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J Dairy Sci. 2006 Nov;89(11):4114-25.

Improving the yield of Mozzarella cheese by phospholipase treatment of milk.

Author information

1
Institute of Food Science, Royal Veterinary and Agricultural University, Copenhagen, Denmark. hnmt@novozymes.com

Abstract

Part-skim Mozzarella cheese was manufactured from milk hydrolyzed with fungal phospholipase A1 prior to renneting. The phospholipase treatment reduced fat losses in whey and cooking water and increased cheese yield as a result of improved fat and moisture retention in the cheese curd. The amount of phospholipids in the whey was reduced because of improved retention of lysophospholipids in the cheese curd. Water binding in the fresh curds and young cheeses up to 3 wk of storage was investigated by a 1H nuclear magnetic resonance spin-spin relaxation technique. In the fresh curds, 2 dominant water fractions were present, characterized by average spin-spin relaxation times (T2) of 14 and 86 to 89 ms, respectively. These 2 fractions of low- and high-molecular-mobility water were similar in all cheeses and presumed to represent water associated with the casein matrix and water present in the pores. A few hours after manufacture, cheeses made with phospholipase showed decreased T2 of the high-mobility fraction, indicating improved water-holding capacity. It is suggested that lysophospholipids released from the fat globule membranes act as surface-active agents in the cheese curd, helping emulsification of water and fat during processing and reducing syneresis. During 3 wk of storage after manufacture, the mobility of both water fractions increased in all cheeses, but was highest in the cheeses made with phospholipase. The increase in mobility during the first weeks of storage has earlier been ascribed to structural changes in the protein matrix, which in principle could be accelerated because of the higher moisture content. However, the microstructure of phospholipase-treated cheese was investigated by confocal laser scanning microscopy and found to be very similar to the control cheese during processing and up to 28 d of storage. In addition, flowability, stretchability, and browning were acceptable and similar in all the manufactured cheeses. Thus, phospholipase hydrolysis of cheese milk improved the cheese yield without changing the cheese microstructure, and resulted in cheese with functional properties that were identical to traditional Mozzarella cheese.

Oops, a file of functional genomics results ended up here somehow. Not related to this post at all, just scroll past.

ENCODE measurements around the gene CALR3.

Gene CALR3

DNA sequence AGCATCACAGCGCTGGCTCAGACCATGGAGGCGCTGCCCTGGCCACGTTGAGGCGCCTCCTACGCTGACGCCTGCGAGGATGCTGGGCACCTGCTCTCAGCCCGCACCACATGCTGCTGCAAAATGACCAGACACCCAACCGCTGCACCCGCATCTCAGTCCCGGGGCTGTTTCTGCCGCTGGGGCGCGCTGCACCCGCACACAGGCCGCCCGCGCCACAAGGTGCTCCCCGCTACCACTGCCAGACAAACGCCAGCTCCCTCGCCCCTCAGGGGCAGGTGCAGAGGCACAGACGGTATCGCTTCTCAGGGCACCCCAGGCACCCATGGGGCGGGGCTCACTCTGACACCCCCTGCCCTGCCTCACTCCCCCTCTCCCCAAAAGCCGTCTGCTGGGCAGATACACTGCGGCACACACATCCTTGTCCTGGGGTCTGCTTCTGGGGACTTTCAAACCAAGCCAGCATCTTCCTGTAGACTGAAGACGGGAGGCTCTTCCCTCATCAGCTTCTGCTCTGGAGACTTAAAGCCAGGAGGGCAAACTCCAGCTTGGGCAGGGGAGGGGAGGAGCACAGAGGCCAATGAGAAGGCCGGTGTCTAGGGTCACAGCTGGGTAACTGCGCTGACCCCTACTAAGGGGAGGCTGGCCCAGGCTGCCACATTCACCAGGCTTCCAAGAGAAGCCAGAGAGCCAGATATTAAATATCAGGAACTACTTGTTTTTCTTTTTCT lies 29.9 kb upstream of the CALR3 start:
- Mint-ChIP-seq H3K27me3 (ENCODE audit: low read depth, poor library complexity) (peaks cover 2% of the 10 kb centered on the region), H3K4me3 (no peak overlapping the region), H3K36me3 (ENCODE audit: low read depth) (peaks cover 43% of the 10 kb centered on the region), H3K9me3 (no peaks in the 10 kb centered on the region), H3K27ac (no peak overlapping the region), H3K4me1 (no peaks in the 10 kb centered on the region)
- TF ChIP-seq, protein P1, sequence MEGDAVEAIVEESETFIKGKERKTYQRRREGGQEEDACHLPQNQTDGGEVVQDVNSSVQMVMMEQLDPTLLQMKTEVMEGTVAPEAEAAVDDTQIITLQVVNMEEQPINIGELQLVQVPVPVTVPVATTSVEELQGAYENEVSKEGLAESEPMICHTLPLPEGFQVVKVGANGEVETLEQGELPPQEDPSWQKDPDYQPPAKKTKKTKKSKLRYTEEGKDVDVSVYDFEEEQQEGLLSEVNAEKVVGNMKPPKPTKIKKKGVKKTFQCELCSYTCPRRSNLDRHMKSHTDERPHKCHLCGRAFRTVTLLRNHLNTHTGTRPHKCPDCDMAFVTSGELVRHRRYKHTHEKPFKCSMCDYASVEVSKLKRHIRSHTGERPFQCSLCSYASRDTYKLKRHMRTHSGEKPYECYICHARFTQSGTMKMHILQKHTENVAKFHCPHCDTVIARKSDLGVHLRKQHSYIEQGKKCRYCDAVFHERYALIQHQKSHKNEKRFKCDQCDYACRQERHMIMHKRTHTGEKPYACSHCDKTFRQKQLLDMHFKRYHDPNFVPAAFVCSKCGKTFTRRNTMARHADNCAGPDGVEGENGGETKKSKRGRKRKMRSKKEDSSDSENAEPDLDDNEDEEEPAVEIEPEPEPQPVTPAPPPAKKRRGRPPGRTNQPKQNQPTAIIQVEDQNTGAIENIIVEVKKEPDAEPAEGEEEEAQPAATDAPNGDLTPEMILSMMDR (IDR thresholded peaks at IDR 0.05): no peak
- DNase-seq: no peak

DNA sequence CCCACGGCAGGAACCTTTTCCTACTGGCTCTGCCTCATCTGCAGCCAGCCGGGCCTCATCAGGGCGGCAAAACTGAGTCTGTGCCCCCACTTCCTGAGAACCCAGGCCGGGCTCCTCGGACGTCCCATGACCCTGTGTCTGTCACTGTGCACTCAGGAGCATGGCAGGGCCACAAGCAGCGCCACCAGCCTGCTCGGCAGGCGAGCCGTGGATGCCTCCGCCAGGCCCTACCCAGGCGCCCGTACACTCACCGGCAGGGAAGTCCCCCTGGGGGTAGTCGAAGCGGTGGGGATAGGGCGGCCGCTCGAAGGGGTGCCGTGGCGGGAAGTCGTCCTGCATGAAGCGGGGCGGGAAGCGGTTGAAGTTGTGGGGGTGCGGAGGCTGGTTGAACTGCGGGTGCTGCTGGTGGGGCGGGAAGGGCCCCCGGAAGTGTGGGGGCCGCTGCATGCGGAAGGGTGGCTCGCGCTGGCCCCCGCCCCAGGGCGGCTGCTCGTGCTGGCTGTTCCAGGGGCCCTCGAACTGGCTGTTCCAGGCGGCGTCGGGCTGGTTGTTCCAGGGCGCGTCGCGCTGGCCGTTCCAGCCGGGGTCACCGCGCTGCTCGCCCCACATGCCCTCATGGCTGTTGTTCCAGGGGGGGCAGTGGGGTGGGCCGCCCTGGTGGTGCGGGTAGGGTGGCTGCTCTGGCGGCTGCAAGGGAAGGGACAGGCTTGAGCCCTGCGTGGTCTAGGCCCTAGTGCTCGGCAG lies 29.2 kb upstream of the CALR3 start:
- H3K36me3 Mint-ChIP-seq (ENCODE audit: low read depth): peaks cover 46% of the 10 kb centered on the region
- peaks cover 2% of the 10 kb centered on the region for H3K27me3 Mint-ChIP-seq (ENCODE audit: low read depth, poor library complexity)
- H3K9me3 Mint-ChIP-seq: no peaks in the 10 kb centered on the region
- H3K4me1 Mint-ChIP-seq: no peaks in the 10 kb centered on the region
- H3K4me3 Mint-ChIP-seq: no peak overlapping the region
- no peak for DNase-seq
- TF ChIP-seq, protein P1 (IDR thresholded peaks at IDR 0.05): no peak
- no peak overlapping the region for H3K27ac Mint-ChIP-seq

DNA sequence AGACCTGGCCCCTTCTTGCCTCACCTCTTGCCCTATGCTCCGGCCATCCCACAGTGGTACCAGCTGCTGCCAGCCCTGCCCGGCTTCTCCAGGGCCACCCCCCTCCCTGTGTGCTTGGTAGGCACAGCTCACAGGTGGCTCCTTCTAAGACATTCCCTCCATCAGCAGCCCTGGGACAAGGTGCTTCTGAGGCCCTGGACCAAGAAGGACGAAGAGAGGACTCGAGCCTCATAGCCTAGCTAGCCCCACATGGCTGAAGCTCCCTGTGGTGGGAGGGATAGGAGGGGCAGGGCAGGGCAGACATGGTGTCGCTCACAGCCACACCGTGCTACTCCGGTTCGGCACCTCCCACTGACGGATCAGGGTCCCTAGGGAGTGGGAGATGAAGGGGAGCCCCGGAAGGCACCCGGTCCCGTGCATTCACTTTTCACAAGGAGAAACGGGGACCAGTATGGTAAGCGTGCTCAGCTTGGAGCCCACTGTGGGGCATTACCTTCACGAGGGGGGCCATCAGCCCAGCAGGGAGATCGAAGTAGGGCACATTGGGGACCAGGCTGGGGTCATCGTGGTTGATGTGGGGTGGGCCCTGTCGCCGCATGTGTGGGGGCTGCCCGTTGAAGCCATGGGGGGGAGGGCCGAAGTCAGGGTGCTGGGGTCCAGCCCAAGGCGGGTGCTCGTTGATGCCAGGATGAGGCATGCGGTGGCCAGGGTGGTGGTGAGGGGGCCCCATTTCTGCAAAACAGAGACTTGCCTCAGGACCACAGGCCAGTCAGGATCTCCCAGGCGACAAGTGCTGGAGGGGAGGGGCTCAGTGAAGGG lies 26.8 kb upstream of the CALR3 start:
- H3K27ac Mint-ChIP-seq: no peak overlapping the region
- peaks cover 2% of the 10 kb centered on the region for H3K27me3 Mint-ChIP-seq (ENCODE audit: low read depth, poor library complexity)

[Indexed for MEDLINE]

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